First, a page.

No change in electrical conductivity (EC) and pH was observed. Phosphorus, potassium, and calcium were affected by the duration of composting (data not shown). These results are also in agreement with the published data (Eghball and Power, 1994).
At the end of the experimental period, the number of viable weed seeds and pathogens were less than 2% and 2 MPN (most probable number) per gram of compost. The particle size distribution showed that less than 50% of the total compost is less than 5 cm in diameter. A finer particle size of the compost would have been observed had the wheat straw been chopped.
Nutrients from manure are valuable resources for agricultural crops. Research data available elsewhere cannot be extrapolated to the desert environment. Currently, there is very little research data available in Arizona that evaluates nutrient management from manure. This investigation was conducted to evaluate the effect of composting beef cattle feedlot manure mixed with wheat straw in desert environment on nutrient analysis.
Temperature recorded during the investigation has reached the level needed for weed seed and pathogen destruction. Temperature at the center of windrows reached 160 oF then decreased with distance from the center. This shows the importance of turning the compost pile regularly.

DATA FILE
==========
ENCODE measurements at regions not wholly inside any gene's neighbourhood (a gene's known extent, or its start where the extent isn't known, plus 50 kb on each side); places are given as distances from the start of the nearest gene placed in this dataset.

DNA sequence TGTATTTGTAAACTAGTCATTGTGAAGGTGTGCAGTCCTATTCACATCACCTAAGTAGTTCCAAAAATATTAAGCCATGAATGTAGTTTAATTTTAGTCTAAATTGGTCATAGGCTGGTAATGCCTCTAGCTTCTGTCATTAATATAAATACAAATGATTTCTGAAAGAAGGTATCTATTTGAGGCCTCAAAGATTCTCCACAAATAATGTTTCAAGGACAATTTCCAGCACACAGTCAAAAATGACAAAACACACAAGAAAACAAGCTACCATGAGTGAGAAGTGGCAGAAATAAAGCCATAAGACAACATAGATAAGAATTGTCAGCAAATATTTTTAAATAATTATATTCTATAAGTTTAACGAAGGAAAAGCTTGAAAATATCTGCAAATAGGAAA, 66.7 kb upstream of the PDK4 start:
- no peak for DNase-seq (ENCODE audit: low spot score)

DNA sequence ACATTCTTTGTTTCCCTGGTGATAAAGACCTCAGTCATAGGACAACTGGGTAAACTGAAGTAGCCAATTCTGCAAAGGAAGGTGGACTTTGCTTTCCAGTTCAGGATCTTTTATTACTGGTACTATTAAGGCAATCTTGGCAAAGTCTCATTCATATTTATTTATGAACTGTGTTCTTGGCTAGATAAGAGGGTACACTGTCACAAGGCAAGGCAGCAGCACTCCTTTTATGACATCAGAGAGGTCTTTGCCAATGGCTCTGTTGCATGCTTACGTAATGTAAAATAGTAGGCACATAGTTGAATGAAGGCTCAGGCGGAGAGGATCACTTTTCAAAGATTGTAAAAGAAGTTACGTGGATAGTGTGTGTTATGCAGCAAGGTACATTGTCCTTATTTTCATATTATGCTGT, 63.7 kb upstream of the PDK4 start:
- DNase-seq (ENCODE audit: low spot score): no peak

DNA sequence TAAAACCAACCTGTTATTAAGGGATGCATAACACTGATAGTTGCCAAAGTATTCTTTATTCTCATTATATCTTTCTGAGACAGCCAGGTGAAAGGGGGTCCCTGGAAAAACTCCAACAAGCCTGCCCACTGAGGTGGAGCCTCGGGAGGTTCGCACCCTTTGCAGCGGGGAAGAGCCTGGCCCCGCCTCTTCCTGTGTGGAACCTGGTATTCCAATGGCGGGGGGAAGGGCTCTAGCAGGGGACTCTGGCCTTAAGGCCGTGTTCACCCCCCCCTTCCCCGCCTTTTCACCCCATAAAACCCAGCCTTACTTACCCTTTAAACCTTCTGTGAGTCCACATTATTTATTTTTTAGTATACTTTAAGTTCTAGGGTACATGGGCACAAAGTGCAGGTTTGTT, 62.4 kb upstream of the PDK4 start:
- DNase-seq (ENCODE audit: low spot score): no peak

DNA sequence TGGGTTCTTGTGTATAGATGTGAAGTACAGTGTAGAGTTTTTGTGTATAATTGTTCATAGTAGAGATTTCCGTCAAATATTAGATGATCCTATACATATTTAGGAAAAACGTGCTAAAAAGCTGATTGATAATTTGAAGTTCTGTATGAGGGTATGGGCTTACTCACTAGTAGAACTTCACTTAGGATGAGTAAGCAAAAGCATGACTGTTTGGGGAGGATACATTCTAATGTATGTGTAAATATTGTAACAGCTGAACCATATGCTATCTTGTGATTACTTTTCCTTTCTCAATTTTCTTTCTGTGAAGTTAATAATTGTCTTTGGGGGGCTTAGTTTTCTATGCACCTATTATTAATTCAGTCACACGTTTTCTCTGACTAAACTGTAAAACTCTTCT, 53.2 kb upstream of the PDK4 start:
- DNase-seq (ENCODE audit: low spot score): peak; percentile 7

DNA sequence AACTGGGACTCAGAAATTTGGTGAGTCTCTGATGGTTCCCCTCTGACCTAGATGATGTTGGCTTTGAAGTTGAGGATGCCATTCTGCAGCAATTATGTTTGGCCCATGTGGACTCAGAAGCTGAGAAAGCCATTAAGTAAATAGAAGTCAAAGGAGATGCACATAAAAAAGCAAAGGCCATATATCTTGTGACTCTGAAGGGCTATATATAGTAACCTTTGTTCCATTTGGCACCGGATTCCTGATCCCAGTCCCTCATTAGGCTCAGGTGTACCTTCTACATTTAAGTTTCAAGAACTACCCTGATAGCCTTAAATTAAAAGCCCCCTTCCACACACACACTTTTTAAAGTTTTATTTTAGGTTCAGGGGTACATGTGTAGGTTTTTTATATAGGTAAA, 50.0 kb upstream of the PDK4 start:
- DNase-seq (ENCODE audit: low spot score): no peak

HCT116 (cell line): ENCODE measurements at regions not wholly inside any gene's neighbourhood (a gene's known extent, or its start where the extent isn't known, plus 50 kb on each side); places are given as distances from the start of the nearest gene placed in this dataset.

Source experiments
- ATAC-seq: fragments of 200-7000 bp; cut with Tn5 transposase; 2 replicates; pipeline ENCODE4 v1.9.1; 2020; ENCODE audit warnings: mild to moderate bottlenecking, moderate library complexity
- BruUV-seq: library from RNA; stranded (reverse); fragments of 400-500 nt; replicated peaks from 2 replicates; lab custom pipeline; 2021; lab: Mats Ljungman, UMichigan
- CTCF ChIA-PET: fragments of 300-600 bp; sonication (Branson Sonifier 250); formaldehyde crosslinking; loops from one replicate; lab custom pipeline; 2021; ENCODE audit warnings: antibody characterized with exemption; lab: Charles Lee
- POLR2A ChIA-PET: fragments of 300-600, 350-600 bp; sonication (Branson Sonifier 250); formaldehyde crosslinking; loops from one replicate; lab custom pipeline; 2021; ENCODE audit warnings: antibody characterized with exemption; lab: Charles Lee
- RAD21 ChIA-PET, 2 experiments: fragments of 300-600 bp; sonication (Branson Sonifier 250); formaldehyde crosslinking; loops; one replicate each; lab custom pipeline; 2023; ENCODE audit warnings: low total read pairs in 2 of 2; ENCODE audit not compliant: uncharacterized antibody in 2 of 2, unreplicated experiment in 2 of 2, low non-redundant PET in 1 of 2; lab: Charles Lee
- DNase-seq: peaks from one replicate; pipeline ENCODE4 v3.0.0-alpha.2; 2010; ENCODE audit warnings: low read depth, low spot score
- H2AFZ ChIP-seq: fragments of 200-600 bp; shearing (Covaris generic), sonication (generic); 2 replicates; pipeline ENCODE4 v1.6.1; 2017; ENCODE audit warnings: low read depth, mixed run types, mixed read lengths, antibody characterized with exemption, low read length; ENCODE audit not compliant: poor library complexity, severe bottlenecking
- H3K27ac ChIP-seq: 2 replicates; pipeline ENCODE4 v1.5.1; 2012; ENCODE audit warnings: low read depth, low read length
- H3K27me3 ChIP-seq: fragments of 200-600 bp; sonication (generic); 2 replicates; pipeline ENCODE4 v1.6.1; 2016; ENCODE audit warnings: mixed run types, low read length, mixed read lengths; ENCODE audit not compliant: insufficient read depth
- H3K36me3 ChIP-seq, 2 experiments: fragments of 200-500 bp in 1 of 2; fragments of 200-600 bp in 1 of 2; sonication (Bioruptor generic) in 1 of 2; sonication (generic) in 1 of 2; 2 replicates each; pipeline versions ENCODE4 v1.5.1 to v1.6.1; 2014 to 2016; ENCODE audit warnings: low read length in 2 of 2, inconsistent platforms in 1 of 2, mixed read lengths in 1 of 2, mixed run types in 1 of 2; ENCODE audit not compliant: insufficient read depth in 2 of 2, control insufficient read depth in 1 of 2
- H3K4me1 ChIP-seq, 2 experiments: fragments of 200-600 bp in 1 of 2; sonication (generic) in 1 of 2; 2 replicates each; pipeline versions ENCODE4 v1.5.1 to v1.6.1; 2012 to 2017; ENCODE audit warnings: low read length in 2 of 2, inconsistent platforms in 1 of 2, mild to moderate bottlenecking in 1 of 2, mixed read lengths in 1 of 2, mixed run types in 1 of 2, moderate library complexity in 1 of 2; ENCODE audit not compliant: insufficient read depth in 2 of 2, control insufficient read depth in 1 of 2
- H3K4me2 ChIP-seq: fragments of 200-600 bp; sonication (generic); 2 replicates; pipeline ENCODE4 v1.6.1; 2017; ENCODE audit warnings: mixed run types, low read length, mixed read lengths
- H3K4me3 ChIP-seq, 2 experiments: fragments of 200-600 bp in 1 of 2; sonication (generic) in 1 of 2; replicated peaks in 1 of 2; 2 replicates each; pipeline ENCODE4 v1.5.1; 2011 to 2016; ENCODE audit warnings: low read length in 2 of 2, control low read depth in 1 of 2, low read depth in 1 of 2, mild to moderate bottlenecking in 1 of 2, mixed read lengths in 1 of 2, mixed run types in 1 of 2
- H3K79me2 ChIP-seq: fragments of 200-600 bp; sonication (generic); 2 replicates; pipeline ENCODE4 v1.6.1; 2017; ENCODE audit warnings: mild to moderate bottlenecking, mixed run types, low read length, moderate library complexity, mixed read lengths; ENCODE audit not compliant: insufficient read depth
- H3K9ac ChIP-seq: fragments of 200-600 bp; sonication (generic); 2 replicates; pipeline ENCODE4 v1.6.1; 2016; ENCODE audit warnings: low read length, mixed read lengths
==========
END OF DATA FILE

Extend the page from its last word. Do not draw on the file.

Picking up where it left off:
Results showed that both chemical and physical properties of the composted material were affected by the duration of composting.
Total nitrogen, organic nitrogen, and ammonia and organic matter were significantly affected by composting. Ten percent of wheat straw added to manure did not significantly affect the final result of compost. At the end of the composting period, less than 2% of weed seed remained viable and pathogen destruction was evaluated at less 2 MPN/ gr. Further investigation is needed to evaluate the effect of composted manure on crop yield and quality.
Eghball, B., J. Power. 1994. Beef cattle feedlot manure management. J. Soil and water conservation. 49:113-122
Padgitt, S. 1984. Farming operations and practices in Big Spring Bassin. Iowa State Univ. Coop. Ext. Serv. CRD 229.
Overcash, M.R., F.R. Huminik , and J.R. miner. 1983. Livestock waste management Vol. 1CRC Press. Boca Raton Fl.
Deluca, T.H., D.K. Deluca. 1997. J. Composting for feedlot manure management and soil quality. Proc.Agric. Am.Soc. Agron. Madison Wis.
The author expresses thanks to Larry Mc Donald and Oscar Robles of McElhaney Cattle Company for their cooperation and support during this research work.
Issued in furtherance of Cooperative Extension work, acts of May 8 and June 30, 1914, in cooperation with the U.S. Department of Agriculture, James A. Christenson, Director Cooperative Extension, College of Agriculture and Life Sciences, The University of Arizona.
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Material written January 2001.